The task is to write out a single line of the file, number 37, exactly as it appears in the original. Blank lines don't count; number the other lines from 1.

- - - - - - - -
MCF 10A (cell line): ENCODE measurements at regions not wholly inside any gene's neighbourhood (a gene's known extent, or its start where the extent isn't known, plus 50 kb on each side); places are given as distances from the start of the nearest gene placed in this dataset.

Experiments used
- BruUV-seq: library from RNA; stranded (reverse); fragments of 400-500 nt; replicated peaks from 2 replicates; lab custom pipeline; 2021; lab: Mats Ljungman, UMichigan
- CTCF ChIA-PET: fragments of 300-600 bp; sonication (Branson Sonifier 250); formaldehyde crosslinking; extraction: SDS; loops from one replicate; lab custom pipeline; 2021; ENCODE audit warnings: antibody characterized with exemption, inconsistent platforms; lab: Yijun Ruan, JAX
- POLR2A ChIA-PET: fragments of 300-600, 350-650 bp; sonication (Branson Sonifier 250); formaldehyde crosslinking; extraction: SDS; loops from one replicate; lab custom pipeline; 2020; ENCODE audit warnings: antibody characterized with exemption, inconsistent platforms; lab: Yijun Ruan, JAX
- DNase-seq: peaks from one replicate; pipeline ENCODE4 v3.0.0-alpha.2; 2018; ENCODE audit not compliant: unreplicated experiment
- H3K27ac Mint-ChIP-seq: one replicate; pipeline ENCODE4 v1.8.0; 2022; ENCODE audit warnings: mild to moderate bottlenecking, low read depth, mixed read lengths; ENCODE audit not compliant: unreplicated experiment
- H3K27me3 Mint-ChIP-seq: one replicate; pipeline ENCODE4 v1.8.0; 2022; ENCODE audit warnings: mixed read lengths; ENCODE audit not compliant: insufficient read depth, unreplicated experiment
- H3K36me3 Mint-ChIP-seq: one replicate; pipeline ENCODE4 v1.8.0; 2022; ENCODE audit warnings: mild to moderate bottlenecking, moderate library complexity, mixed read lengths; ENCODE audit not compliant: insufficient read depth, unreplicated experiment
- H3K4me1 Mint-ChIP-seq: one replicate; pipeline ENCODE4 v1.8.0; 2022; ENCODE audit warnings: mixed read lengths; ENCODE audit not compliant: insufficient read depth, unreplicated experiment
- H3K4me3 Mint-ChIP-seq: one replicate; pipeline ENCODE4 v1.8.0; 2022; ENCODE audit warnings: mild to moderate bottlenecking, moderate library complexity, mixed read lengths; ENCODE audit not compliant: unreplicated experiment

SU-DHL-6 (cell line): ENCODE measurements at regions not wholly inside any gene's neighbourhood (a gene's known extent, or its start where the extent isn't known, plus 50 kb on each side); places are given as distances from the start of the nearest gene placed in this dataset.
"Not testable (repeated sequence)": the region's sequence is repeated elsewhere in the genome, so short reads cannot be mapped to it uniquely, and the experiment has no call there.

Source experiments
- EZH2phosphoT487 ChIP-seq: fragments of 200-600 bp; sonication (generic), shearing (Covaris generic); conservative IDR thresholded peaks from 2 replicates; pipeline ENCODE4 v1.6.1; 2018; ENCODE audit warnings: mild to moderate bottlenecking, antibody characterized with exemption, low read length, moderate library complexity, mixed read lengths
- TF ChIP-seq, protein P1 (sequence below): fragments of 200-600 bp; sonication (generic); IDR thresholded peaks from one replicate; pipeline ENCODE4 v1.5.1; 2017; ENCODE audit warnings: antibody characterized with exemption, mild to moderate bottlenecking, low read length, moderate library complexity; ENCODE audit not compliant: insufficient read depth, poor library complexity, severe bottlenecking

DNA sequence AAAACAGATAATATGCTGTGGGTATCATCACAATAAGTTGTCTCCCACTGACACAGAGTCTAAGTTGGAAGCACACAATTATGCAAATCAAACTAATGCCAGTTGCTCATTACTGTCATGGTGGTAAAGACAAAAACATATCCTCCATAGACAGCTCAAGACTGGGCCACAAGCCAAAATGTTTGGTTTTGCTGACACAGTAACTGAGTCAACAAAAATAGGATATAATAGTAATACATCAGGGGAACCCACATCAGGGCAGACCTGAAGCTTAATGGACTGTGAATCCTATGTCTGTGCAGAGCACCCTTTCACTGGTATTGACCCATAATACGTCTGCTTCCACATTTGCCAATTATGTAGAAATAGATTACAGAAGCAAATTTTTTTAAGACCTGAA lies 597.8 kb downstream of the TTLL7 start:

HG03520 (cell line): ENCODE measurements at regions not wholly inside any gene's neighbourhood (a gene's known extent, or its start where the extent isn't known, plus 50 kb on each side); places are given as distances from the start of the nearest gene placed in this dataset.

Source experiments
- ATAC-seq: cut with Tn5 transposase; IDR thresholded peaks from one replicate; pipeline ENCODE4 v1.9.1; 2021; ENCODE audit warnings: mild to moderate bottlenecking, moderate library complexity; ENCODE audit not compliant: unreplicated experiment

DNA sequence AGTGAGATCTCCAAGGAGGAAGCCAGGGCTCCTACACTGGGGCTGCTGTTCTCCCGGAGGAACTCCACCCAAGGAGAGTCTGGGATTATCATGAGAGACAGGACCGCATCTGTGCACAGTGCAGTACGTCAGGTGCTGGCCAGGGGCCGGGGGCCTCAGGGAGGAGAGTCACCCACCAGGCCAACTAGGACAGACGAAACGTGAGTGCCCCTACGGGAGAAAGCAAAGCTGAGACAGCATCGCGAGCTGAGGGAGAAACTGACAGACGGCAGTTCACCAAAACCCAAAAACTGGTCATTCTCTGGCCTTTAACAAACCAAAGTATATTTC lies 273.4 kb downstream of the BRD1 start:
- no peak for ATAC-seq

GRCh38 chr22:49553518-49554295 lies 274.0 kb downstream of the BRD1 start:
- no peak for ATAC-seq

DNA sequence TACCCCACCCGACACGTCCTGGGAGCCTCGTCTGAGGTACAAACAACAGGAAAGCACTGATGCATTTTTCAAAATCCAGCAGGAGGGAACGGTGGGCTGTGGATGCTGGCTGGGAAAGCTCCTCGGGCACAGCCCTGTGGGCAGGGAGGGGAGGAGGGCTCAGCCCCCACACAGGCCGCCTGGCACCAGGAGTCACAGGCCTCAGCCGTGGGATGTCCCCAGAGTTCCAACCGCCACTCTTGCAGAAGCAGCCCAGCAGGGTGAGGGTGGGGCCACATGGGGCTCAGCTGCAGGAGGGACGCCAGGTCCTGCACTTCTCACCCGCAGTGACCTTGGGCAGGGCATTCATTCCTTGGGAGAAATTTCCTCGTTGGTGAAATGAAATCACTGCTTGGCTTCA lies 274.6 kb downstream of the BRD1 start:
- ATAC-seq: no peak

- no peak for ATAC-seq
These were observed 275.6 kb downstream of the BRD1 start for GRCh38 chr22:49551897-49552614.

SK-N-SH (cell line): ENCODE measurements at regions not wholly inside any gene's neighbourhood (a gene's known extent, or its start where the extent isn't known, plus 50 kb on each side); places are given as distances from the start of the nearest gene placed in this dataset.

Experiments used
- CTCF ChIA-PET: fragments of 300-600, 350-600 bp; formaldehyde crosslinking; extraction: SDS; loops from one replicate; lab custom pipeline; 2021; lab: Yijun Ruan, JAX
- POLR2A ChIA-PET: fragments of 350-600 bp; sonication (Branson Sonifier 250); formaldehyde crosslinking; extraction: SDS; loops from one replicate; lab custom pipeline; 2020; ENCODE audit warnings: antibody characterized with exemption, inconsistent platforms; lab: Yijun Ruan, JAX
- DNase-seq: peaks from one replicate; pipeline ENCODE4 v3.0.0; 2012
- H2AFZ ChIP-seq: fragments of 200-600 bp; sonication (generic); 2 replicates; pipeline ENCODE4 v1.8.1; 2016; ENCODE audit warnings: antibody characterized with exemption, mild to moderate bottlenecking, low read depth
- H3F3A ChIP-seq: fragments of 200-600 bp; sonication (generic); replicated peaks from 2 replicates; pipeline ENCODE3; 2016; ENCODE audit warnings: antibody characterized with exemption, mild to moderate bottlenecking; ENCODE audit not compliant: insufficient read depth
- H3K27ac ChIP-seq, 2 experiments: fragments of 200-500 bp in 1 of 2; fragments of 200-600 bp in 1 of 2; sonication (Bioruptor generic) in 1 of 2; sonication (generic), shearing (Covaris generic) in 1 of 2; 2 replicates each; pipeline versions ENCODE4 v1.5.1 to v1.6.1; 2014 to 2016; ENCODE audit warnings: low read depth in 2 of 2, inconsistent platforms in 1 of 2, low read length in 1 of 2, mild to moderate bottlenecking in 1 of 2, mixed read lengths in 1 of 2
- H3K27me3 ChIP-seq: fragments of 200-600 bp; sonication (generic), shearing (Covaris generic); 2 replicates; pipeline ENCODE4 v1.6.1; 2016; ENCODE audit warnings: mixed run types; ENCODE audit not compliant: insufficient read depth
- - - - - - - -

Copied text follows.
- H3K27me3 ChIP-seq: fragments of 200-600 bp; sonication (generic), shearing (Covaris generic); 2 replicates; pipeline ENCODE4 v1.6.1; 2016; ENCODE audit warnings: mixed run types; ENCODE audit not compliant: insufficient read depth